Angus Reid Strategies' Jeff Vidler penned a terrific article (click to read it, pdf) "PPM Info: Too Much Of A Good Thing?" for the April 2009 print edition of Broadcast Dialogue magazine.
"Functionally, small sample sizes limit the accuracy of a lot of the minute-by-minute PPM data. This is particularly true when it comes to individual events."
It puts the issue of sample sizes in a slightly different frame, since PPM panelists have their meters moving for as long as 15 hours a day, seven days a week and the same people, more or less, comprise the sample for the entire survey periods for several years, rather than turning over every week as in diary measurement. Thus, we can drill down to one minute (or perhaps in the future, even shorter!) periods of listening.
"PPM gives you lots of tactical data but very little strategic information."
Yes, we know that the sample is tiny, but it's still fascinating to track. There's a lot of info there, following moment by moment what certainly looks like real radio usage by real folks, by and large.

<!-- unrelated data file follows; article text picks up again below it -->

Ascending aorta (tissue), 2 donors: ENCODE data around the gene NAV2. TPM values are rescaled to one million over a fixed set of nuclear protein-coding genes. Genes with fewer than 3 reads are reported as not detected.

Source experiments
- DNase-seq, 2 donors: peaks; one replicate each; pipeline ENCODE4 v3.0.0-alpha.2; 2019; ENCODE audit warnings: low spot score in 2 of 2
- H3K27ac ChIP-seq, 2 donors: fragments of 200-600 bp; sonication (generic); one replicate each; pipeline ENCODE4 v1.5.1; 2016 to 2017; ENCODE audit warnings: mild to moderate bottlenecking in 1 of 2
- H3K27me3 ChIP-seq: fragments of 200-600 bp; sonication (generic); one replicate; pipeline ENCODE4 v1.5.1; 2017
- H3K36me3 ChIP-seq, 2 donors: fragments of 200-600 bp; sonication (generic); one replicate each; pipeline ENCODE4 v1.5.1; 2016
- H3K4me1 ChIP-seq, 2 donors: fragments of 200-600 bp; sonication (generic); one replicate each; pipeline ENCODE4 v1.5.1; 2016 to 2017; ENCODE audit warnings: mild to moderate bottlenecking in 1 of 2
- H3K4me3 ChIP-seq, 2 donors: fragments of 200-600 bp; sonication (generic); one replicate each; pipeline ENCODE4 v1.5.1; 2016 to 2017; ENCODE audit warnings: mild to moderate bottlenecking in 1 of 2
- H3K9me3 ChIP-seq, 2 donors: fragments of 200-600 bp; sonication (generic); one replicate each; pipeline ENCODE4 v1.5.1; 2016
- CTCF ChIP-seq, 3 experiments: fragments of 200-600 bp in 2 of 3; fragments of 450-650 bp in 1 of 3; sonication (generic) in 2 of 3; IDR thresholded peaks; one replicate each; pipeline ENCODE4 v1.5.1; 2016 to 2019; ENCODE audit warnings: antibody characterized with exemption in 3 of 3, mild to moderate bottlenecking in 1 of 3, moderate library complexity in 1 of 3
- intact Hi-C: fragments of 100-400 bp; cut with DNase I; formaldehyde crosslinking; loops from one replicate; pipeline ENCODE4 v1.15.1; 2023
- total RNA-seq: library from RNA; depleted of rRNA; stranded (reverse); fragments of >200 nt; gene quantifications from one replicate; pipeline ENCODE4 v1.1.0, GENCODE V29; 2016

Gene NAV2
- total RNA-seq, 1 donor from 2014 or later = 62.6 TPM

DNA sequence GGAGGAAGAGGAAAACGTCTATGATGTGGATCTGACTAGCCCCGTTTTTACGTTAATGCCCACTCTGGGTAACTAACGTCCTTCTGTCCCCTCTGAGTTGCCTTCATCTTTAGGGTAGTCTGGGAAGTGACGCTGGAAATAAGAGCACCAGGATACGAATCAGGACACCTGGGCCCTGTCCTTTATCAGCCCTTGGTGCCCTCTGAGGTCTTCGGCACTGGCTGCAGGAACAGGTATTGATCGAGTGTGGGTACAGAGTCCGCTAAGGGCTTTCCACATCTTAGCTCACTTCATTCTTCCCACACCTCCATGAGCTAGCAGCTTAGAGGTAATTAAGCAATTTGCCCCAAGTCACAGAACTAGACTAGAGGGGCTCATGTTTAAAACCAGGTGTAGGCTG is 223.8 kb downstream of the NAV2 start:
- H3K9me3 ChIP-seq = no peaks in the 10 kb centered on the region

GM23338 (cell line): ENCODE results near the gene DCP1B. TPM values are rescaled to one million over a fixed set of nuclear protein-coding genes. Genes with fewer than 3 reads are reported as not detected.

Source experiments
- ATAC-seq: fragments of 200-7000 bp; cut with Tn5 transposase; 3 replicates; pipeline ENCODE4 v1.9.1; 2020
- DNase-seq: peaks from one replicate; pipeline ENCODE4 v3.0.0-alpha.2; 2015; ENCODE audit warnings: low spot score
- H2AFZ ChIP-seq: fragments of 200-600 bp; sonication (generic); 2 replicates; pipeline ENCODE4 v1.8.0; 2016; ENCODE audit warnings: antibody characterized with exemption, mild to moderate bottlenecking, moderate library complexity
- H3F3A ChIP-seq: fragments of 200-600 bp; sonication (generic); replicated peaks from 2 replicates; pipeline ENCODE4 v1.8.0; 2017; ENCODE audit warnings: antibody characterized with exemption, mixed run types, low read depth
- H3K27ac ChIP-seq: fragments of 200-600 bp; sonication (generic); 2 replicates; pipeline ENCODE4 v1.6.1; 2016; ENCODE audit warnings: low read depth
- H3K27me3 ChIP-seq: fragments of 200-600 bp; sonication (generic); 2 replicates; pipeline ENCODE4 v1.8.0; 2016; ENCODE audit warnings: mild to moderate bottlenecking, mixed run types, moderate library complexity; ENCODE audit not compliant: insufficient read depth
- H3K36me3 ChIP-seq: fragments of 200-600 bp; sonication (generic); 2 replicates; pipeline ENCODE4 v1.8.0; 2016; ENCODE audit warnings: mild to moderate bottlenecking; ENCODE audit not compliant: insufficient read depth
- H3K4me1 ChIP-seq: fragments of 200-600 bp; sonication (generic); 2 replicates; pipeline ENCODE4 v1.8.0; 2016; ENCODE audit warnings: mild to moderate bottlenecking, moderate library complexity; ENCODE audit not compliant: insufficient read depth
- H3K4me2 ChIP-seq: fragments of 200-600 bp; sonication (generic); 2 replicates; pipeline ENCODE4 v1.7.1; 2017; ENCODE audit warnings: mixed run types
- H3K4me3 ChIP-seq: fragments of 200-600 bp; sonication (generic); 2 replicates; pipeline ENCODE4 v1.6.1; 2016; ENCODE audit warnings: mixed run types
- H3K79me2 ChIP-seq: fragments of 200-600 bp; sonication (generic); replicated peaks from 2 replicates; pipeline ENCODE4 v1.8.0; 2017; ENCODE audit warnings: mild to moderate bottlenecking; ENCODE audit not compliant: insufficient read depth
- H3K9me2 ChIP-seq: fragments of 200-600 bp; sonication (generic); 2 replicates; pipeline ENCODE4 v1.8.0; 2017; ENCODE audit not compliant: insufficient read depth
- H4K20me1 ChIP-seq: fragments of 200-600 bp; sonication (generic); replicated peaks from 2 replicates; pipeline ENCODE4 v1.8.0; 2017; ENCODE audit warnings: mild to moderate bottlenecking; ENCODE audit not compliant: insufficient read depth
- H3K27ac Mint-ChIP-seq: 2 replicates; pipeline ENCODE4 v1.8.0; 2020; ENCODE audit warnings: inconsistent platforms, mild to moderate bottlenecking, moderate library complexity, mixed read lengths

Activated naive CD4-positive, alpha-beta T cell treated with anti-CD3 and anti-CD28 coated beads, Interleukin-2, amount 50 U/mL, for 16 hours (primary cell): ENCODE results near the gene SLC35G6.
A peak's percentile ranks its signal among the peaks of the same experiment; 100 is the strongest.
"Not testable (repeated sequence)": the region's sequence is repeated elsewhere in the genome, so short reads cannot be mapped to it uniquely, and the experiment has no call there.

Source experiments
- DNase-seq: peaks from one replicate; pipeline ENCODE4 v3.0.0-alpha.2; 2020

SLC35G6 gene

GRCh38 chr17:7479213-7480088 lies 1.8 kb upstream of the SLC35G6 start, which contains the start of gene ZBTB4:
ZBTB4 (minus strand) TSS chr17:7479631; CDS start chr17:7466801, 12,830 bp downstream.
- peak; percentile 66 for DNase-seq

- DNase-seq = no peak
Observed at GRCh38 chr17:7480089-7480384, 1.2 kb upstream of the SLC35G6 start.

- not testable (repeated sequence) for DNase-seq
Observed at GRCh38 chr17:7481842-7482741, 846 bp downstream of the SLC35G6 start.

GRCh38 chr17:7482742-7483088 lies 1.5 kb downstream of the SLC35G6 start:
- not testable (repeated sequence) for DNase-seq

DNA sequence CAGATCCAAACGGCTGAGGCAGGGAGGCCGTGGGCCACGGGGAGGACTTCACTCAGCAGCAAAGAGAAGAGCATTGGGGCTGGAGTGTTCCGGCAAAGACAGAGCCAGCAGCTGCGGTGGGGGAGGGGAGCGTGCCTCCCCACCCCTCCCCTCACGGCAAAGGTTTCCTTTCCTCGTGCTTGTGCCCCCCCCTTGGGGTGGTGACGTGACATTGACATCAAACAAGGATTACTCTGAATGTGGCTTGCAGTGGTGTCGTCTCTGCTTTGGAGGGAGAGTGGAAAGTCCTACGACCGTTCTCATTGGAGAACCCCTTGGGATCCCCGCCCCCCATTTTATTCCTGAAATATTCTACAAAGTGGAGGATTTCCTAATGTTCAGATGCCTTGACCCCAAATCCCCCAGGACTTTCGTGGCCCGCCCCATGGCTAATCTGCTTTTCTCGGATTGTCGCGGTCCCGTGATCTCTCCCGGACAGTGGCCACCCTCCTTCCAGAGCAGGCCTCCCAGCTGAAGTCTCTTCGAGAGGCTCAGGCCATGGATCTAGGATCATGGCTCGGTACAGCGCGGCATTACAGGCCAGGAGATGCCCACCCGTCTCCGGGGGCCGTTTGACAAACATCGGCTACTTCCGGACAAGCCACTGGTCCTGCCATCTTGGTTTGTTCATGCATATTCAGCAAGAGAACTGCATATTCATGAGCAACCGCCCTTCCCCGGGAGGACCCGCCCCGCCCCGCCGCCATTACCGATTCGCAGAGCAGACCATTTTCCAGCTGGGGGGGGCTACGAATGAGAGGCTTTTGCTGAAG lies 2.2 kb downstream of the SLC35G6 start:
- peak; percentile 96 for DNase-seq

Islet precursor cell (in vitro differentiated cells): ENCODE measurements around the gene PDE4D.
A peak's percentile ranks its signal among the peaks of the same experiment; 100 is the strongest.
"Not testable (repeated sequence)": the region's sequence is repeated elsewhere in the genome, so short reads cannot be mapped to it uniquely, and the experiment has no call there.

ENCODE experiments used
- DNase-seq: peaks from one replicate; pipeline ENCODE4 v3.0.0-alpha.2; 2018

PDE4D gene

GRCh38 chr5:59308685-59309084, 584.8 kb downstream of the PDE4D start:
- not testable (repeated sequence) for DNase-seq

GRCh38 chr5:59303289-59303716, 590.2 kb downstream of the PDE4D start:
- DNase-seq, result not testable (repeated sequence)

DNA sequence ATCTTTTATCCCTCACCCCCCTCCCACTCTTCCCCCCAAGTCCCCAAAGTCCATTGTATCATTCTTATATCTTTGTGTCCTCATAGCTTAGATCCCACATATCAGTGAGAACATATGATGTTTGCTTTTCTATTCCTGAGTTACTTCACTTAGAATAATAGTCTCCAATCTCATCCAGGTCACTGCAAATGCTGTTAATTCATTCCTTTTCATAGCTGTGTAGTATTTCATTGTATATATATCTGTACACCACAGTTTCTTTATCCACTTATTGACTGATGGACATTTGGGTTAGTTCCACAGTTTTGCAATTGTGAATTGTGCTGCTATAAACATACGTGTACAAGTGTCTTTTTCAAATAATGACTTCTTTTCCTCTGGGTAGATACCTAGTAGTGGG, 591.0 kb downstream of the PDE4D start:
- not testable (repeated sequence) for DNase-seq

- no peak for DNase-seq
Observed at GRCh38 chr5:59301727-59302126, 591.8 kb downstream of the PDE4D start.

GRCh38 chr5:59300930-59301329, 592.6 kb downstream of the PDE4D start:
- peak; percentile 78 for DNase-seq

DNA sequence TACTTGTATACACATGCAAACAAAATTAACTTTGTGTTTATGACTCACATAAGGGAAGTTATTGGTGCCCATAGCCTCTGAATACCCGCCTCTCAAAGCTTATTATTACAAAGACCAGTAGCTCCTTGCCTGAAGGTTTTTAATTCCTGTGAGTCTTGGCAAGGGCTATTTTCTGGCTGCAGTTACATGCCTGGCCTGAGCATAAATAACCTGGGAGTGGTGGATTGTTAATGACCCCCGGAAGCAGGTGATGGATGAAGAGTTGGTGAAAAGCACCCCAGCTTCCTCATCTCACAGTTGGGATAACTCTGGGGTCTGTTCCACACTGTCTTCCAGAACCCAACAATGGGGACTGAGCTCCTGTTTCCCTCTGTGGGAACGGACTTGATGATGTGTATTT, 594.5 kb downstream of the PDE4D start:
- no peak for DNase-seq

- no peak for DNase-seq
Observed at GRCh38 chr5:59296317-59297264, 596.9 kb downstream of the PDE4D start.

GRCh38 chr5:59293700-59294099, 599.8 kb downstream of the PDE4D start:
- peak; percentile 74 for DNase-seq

"Most other products are consumed in the bright white light of day. You can see the clothes people wear and the cars they drive ... but radio is different. There's no price, no trackable transaction. And, being the one-to-one medium that it is, most people listen to radio by themselves."
Now that PPM has changed that. As Vidler writes, "if you've had the chance to see some of this (PPM) data, then you know it's more than a little intoxicating .. one taste isn't enough."
Is it that we only complain about samples when the results aren't to our liking? I don't think so, but these new-found abilities to drill down microscopically so much more than in the past will increase the pressure on ratings providers - radio's referees - to get and keep sample panels as representative and proportionally correct as possible.
Our futures (strategies and tactics) depend on it.